Web Summit is a phenomenon. The sheer force of will does not a Web Summit make. It is vision and ambition from its founder that are the required elements. The fact that the wifi was below par was a mere (humourous) afterthought from an otherwise outstanding event.
To listen to Paddy Cosgrave, one would think that this was all taken in one stride. That however, is far from the case. There were 1,500 unpaid helpers this year, all pulling in the same direction to get this event online (see what I did there?) in addition to the @websummithq team. This team brings the figure up to over 1600 of which yours truly was one.
Behind the scenes, the stage seemed only 50% ready for human consumption right up to mere hours before the event was due to start. Stages were being assembled, road bridges being built and carpets being laid well into the night was a common occurrence. The staff were not inspiring confidence in any of the happy helpers. Happy were they that their job was not to make the event the envy of Europe. However, I must compliment the Web Summit team, they were marvelous and put on a great event.
In some of his snide comments, the Paddy personality come to the party, however. The founder, referring to his audience as “assholes” and to his guest David McWilliams as the singular “asshole” was never likely to carry favour. That multiplied by his previous higher education comments equalled to a palpable palaver as he took to the stage in front of the Student Summit, a night event for those assessing their options ahead of taking the plunge into the world of work.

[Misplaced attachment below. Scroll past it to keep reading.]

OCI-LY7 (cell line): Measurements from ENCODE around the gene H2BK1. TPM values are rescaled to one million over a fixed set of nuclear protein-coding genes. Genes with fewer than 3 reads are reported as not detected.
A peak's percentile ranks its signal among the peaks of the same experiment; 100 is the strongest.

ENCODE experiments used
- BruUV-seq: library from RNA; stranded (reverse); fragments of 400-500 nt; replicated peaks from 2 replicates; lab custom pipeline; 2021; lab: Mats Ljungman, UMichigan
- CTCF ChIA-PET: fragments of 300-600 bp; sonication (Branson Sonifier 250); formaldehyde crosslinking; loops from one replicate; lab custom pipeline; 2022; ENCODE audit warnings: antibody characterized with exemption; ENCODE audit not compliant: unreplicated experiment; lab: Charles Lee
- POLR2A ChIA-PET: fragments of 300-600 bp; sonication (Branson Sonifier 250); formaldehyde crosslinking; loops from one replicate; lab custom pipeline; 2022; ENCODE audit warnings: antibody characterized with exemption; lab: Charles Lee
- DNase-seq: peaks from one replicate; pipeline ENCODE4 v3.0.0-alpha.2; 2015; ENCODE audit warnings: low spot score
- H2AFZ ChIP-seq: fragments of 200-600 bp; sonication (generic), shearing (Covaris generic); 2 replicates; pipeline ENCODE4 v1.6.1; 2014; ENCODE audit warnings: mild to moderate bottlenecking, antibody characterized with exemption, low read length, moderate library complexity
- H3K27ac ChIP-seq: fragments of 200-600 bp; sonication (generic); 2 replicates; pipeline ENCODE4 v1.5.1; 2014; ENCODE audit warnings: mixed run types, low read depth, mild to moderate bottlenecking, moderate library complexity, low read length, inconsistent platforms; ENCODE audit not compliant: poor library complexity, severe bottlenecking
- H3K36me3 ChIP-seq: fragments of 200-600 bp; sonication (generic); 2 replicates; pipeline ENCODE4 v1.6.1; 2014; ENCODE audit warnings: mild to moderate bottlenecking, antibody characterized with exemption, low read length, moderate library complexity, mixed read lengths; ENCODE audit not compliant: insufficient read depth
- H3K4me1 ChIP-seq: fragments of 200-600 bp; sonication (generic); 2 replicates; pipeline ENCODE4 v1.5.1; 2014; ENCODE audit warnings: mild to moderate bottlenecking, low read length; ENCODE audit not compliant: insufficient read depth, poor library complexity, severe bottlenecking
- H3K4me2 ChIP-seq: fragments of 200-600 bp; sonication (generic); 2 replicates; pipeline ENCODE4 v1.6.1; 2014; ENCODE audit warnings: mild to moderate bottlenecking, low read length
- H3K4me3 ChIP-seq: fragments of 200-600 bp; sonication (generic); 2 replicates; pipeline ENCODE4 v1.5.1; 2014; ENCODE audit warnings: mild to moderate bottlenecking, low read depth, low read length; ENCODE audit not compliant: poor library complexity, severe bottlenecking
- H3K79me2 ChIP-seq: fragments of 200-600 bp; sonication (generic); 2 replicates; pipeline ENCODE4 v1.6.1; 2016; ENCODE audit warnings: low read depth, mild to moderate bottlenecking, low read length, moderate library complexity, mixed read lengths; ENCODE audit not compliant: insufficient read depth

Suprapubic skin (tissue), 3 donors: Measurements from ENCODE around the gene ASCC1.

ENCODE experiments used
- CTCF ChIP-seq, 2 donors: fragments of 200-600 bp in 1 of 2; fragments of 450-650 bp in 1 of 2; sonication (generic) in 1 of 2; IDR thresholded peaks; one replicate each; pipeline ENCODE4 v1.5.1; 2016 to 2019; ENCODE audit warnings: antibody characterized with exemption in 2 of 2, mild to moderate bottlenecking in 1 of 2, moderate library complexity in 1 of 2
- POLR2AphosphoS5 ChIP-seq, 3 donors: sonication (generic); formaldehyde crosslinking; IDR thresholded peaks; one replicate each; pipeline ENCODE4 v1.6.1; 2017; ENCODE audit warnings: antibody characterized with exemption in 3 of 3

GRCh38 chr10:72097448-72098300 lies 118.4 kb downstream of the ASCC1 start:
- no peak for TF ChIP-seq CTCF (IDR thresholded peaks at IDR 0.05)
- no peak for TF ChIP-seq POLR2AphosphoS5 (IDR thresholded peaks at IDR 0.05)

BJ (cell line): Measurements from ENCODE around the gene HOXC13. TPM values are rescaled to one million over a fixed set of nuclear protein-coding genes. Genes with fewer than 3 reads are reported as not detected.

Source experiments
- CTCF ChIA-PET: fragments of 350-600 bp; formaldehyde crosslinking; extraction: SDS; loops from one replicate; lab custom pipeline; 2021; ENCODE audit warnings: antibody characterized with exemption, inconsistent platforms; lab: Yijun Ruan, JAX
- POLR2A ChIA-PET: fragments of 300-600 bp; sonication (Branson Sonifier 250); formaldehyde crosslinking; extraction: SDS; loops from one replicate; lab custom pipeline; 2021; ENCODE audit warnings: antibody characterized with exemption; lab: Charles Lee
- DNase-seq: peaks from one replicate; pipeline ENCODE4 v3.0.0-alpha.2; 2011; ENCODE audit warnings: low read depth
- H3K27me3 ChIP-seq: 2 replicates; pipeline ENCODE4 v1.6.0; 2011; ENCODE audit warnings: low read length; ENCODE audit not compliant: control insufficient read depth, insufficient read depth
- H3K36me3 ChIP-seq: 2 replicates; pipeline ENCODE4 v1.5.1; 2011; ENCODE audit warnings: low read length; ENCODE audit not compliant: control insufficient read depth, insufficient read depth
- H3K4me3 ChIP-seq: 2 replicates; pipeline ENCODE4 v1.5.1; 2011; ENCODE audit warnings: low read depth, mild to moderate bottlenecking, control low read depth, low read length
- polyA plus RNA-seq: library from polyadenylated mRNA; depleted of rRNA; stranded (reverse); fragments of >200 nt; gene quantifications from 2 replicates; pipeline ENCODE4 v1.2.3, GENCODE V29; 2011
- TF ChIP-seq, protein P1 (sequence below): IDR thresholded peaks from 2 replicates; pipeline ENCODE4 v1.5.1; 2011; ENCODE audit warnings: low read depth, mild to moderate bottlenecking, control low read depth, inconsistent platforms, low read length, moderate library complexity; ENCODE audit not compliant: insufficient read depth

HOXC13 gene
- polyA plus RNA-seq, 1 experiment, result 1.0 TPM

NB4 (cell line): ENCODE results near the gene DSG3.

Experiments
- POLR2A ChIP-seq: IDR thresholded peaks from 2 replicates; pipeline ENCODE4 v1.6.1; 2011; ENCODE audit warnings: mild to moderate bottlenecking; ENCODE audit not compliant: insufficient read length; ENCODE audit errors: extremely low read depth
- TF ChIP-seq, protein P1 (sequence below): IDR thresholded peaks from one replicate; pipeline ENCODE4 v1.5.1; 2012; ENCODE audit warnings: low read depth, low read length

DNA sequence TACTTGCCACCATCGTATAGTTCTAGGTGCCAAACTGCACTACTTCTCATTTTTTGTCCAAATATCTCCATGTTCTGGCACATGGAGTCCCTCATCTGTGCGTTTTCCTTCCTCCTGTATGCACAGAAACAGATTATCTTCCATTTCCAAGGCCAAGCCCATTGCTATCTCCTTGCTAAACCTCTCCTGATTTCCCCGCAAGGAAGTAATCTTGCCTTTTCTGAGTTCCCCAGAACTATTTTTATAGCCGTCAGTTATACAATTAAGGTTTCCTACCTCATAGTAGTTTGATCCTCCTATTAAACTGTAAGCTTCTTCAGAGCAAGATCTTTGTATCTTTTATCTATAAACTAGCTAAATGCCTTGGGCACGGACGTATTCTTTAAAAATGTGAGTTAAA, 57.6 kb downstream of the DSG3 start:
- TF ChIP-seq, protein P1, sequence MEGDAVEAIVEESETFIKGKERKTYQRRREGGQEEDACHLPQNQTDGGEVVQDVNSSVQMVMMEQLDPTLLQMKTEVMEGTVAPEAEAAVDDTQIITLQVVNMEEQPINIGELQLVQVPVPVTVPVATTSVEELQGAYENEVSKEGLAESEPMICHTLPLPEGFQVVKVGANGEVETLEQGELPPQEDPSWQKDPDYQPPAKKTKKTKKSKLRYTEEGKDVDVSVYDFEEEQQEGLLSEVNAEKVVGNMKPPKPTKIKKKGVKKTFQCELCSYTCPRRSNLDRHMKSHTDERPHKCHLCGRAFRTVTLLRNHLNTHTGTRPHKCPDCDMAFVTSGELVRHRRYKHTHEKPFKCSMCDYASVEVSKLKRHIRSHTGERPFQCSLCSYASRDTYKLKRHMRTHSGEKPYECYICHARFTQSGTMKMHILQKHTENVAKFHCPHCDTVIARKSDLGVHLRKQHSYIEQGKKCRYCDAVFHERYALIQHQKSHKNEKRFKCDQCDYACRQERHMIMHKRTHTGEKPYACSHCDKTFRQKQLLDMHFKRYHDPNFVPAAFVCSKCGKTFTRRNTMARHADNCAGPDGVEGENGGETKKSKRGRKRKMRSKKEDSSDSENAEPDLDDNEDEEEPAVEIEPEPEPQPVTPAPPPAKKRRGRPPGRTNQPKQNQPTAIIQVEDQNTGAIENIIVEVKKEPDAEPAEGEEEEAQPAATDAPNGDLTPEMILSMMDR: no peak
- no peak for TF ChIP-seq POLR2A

However, the crowd mellowed and as the night wore on and McWilliams couldn’t even take the stage from master Cosgrave, who excelled in making big big ideas and big business sound like a bit of craic. So too other speakers, from across the three-day event.
Norm Johnson was a notable speaker who made an impression, holding court on the Marketing Summit stage for most of a morning in which new developments in online marketing and advertising were discussed. More to follow on these, but to write a piece on the WebSummit and not encapsulate the event in its entirety would be to do it a disservice. This is afterall, an event which contains smaller events.
The Builders Summit was one such event. Driverless cars were discussed and we in little, old Ireland were educated on the success of these in California and Florida. In these far-flung places, driverless cars have completed over 1.2million kilometres of driving, interacting with everyday situations and traffic on everyday streets.
The mind expands as one enters the cocoon of keyboards. So too, are you encouraged to expand your mind by networking with living, breathing new ideas people. There were a range of start-ups in various forms of being. The best of which I encountered was Headspace by Andy Puddicombe, an app for modern-age mindfulness.
Then of course, there were the Night Summits, a few free pints on Paddy, literally. Well it’s what we Irish do isn’t it? Yes, but we do so much more too and with ventures like the Web Summit, we’re even starting to showcase the blooming talent on these shores. There is no doubt that the Web Summit is an excellent stage to do so.